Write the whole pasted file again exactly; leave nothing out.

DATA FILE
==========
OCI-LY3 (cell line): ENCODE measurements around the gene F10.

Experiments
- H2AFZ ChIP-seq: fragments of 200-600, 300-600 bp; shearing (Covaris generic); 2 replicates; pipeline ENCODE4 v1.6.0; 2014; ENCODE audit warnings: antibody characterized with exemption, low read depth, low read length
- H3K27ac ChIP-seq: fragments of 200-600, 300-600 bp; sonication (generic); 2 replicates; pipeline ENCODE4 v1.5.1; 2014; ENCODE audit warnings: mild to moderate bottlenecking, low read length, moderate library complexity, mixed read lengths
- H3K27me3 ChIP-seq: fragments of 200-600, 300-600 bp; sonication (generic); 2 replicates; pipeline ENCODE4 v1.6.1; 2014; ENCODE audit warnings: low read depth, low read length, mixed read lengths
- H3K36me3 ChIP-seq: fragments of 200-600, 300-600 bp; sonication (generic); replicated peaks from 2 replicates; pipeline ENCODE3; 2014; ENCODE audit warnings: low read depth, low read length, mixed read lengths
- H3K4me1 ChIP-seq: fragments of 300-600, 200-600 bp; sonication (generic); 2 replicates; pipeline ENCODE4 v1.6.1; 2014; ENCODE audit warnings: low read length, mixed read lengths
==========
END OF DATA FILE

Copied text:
OCI-LY3 (cell line): ENCODE measurements around the gene F10.

Experiments
- H2AFZ ChIP-seq: fragments of 200-600, 300-600 bp; shearing (Covaris generic); 2 replicates; pipeline ENCODE4 v1.6.0; 2014; ENCODE audit warnings: antibody characterized with exemption, low read depth, low read length
- H3K27ac ChIP-seq: fragments of 200-600, 300-600 bp; sonication (generic); 2 replicates; pipeline ENCODE4 v1.5.1; 2014; ENCODE audit warnings: mild to moderate bottlenecking, low read length, moderate library complexity, mixed read lengths
- H3K27me3 ChIP-seq: fragments of 200-600, 300-600 bp; sonication (generic); 2 replicates; pipeline ENCODE4 v1.6.1; 2014; ENCODE audit warnings: low read depth, low read length, mixed read lengths
- H3K36me3 ChIP-seq: fragments of 200-600, 300-600 bp; sonication (generic); replicated peaks from 2 replicates; pipeline ENCODE3; 2014; ENCODE audit warnings: low read depth, low read length, mixed read lengths
- H3K4me1 ChIP-seq: fragments of 300-600, 200-600 bp; sonication (generic); 2 replicates; pipeline ENCODE4 v1.6.1; 2014; ENCODE audit warnings: low read length, mixed read lengths